By Melissa Fossum
By Lauren Wise
By New Times
By Amanda Savage
By Jason P. Woodbury
By Troy Farah
By New Times
It takes balls to do a solo acoustic set in the middle of a bill consisting of loud bands, mostly because it's so easy to fall flat on your face and turn the crowd off completely.
A few weeks ago, though, I saw a kid pull it off. On a bill that included tween screamo outfit Death Drives Theory and hardcore-gone-country boys the Liar's Handshake, a 19-year-old named Joey Arroyo got onstage at the Real Bar and strummed out a set of pretty, compelling acoustic songs on his guitar.
Though he doesn't strictly pop up in the midst of louder bands' shows, I'd heard from Arroyo before; he'd sent me a clever little press kit that included a picture with a tab on the side that you can move to make him strum his guitar -- actually, the motion suggests another elbow movement overly familiar to most young men. The package included his Acoustic EP, which was good, but not as good as the kid was live, onstage.
With a slew of tattoos and large-gauge ear piercings, Arroyo doesn't seem like your typical earnest singer-songwriter. His last band was a hardcore group called Six Gun Sweetheart, in which he was the guitar player. Before that, when he was in his mid-teens, he was the vocalist in a nu-metal band called No One Important.
It was the intensity of the hardcore band that made Arroyo, a graduate of the New School for the Arts in Tempe, channel his softer side into pleasant little pop songs. "Being in [Six Gun Sweetheart] was too much energy -- I needed the exact opposite to feel like I was well-rounded. In my downtime with them, I'd be writing really chilled-out, mellow songs so I could relax," he tells me over caffeinated beverages at Mill's End, a Tempe coffee shop.
He had another impetus to work on his solo shit as well -- he and his older brother Kenny had been trying to launch a production company called Clear As Night for some time, taking out a loan to purchase studio equipment and ostensibly make some beats ("Me and my brother both have a big love for hip-hop music," he tells me). As a way to get to know the studio equipment better, they started recording Arroyo's solo compositions themselves, hoping that any profit from Arroyo's music could help the company recoup some of its debt, which they're still paying off.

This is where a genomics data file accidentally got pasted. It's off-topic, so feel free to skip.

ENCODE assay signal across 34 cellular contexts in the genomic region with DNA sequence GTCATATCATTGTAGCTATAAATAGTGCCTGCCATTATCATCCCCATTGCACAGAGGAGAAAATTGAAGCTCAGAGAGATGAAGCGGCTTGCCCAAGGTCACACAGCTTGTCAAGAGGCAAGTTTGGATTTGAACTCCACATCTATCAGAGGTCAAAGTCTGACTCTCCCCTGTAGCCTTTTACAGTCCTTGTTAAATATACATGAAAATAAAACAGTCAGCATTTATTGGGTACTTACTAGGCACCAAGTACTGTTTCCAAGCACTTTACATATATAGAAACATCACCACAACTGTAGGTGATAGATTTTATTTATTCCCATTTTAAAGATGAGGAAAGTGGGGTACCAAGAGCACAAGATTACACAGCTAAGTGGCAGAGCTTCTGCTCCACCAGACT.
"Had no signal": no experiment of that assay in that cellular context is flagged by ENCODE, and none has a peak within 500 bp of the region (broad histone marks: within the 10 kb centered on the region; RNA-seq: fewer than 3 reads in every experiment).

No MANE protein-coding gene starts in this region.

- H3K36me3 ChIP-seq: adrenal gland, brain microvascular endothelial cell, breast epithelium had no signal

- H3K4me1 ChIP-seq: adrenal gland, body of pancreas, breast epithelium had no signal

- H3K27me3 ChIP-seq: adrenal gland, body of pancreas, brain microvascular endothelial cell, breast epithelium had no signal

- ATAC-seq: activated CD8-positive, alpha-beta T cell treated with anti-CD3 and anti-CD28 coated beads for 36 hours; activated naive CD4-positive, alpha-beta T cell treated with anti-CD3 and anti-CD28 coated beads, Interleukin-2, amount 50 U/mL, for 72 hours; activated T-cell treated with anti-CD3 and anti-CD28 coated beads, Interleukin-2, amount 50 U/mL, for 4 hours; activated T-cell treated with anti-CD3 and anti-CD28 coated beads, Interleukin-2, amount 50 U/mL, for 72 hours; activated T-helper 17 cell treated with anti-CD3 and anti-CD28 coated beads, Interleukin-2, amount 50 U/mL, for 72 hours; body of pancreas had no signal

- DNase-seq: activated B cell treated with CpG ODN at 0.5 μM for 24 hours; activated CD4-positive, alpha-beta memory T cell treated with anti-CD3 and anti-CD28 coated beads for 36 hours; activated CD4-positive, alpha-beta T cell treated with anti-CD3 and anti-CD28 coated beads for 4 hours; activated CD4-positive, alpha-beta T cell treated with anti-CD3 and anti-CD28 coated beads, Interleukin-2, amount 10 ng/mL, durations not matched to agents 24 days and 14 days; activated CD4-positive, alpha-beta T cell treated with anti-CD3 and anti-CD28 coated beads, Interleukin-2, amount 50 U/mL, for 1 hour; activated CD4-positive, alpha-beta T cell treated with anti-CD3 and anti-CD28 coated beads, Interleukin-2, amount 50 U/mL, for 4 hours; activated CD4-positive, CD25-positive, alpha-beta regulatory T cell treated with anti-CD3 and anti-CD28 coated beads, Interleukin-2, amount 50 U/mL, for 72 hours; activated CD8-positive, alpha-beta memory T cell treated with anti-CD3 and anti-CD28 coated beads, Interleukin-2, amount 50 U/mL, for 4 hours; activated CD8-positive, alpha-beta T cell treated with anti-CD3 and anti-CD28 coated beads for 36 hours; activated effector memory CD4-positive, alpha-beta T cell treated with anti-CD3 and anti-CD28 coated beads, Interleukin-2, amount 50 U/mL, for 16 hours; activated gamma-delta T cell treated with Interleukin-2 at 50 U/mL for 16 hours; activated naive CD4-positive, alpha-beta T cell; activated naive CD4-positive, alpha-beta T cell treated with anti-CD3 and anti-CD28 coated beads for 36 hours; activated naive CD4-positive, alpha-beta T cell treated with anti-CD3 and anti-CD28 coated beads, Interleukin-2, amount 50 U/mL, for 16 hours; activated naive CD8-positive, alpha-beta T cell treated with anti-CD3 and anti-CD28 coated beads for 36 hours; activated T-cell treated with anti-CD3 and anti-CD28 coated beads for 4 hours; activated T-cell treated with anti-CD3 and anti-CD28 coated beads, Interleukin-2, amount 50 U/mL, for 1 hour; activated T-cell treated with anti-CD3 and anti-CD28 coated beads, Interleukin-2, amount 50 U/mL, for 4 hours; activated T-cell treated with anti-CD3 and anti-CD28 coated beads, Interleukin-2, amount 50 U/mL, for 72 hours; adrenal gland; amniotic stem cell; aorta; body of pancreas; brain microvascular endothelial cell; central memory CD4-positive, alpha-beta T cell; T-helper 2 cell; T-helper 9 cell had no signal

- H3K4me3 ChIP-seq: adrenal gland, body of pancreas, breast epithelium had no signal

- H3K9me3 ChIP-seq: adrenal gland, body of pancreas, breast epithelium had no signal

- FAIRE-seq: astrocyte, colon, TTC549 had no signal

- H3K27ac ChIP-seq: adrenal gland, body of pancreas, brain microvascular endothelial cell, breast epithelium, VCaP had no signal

When I see Arroyo at the coffee shop, he hits me off with a 14-track CD of fully fleshed-out songs, with his friend Chris Lucier playing drums and Arroyo playing guitar, bass, and occasional piano. Some of the tracks are more completely realized versions of songs on his Acoustic EP, and some are more recent, like the haunting "Yourself in Yesterday," which he'd just recorded the day before.
He's put a live band together as well -- the Joey Arroyo Band -- which plays out occasionally, though one member's traveling schedule will keep the group from playing out anytime soon.
"My main motivation for that is that people don't take acoustic music seriously," he tells me. "It can only go one direction -- full band to acoustic. I think the Acoustic EP will sell better once people are familiar with the band. So we grabbed other people who are passionate about playing." What Arroyo implies is that without the validity a full band supposedly provides, it's hard to get the same level of interest from audiences when you're playing acoustically.
The fact that Arroyo is just as comfortable as a solo performer outside of the typical singer-songwriter context is what's impressive to me, though. And it's completely intentional on his part -- he's got a beef with the singer-songwriter scene around town, and I agree with him.
"The concept is that the music doesn't have to stop at the coffee shop," he tells me (while, ironically, we're sitting in a coffee shop, with no live music playing at the moment). "People have the wrong idea [about] what it means to be a singer-songwriter in Arizona. The scene is a little one-dimensional to me right now. People here, if you ask about a singer-songwriter, they're like, 'Oh yeah, I saw them at the Coffee Cabana, when I saw that middle-aged housewife playing her songs.'
"I watched a news broadcast about the singer-songwriter scene in Arizona and I got so pissed off watching because all they did was shoot a segment at Joe's Grotto doing an open mic night to no one -- there's nobody there at all except a film crew and other people playing. Then they interview a guy afterwards who's like, 'You never know who's gonna be in the audience -- one of these days somebody's gonna be there.'
"I'm like, 'No. That's not how it works.' I spend more time on the phone, sending e-mails, and making press kits than I do writing music. There's a lot more on the business part than the actual performing part. You're not gonna get a career by playing coffee shops. I do it sometimes, it helps me unwind when I'm bored, gets the jitters out, whatever. But you can't expect some record producer to be there and be like, 'Wow, this guy's gonna be it.' I just hope someday I see the scene snowball, see people actually come to a show and not expect to have a latte every time they see a singer-songwriter."